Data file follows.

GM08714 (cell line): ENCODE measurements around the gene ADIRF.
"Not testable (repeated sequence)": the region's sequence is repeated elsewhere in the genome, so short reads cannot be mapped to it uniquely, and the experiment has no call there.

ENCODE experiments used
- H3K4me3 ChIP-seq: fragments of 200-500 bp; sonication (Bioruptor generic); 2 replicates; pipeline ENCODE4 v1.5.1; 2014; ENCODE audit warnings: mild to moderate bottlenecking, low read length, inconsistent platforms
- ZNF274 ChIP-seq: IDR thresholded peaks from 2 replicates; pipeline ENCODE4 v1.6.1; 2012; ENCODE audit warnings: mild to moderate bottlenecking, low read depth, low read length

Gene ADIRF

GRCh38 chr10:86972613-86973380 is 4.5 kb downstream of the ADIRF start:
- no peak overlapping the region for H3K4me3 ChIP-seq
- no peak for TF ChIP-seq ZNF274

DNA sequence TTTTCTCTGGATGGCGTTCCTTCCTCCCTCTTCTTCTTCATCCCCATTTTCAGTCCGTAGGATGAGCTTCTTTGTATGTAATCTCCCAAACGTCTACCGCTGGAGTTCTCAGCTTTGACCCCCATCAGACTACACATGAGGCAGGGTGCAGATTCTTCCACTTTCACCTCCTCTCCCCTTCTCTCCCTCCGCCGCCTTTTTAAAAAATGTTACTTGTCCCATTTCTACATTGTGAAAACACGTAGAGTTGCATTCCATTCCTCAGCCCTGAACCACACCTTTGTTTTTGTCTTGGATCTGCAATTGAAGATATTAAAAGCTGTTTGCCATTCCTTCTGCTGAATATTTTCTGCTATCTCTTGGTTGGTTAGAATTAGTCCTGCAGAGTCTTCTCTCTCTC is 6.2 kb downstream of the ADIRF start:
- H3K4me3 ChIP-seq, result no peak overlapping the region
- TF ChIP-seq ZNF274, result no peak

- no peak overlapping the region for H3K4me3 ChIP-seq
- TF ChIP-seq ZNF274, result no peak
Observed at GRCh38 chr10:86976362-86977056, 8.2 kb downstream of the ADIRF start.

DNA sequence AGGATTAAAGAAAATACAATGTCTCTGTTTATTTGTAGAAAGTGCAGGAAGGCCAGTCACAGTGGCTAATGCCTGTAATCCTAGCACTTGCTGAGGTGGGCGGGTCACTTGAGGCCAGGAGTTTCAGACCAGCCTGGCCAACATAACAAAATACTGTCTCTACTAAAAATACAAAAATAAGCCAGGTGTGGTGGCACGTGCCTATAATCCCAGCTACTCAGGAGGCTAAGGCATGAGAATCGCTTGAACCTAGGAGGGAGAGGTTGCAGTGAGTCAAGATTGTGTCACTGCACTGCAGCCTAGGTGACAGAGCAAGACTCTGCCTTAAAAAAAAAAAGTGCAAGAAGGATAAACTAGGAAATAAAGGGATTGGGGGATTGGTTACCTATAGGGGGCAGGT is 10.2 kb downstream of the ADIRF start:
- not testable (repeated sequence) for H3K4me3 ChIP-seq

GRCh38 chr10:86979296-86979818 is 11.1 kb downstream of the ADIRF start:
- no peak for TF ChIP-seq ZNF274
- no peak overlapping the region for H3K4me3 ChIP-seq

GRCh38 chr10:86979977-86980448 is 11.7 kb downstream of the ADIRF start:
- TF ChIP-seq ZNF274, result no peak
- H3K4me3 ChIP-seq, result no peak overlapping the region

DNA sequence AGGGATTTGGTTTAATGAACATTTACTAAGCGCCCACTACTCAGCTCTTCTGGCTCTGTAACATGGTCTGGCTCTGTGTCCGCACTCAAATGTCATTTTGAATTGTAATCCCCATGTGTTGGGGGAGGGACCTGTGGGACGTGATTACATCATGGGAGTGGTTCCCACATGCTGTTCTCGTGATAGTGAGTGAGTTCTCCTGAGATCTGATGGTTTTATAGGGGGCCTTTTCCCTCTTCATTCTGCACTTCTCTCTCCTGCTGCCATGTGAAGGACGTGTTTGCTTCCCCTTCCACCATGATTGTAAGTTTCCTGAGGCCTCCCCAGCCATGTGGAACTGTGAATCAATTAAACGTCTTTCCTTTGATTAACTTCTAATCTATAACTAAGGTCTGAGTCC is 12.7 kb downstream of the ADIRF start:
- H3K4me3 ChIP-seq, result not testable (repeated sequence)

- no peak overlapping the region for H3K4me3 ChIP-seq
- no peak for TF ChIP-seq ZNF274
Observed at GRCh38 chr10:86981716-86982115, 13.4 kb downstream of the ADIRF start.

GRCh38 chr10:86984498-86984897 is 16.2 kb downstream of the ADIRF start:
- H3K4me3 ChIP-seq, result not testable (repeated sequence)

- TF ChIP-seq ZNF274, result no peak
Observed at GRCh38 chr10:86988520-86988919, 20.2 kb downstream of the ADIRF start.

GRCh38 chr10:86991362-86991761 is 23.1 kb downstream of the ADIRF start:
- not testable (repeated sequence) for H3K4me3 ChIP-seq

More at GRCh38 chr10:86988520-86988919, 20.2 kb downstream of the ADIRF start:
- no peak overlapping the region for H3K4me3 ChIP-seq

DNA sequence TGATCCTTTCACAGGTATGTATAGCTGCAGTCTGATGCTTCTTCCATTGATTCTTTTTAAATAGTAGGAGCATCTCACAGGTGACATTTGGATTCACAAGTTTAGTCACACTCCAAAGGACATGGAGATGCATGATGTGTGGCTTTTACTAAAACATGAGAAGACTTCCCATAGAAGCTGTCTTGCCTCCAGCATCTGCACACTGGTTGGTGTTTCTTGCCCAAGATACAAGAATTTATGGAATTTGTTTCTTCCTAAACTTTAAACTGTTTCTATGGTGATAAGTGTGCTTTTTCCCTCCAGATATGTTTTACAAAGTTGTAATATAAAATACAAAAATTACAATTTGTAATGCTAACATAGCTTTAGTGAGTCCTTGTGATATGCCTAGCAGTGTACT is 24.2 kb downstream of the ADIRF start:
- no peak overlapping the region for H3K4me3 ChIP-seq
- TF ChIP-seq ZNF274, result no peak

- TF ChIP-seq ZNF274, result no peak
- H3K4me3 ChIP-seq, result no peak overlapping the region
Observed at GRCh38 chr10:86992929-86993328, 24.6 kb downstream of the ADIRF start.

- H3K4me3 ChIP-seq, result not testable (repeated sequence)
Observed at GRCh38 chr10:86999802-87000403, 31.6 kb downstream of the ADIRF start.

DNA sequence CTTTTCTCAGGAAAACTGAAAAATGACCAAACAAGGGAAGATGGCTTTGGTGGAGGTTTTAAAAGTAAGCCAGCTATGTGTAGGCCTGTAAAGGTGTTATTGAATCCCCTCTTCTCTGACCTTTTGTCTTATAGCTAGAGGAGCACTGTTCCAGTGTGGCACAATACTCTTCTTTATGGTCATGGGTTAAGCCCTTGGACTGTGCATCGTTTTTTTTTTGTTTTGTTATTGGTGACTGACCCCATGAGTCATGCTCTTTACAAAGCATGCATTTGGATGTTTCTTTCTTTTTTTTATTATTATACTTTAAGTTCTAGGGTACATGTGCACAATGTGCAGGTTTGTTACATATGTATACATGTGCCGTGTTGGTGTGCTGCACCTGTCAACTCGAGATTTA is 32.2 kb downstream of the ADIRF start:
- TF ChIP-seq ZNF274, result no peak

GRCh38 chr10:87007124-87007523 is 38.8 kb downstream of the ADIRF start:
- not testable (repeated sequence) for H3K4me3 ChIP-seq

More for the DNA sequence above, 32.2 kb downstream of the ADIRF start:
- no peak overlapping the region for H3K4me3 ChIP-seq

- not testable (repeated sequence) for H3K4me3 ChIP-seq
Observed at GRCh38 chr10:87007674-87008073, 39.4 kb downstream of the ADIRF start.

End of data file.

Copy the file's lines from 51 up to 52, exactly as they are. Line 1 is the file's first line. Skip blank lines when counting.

- not testable (repeated sequence) for H3K4me3 ChIP-seq
Observed at GRCh38 chr10:87007674-87008073, 39.4 kb downstream of the ADIRF start.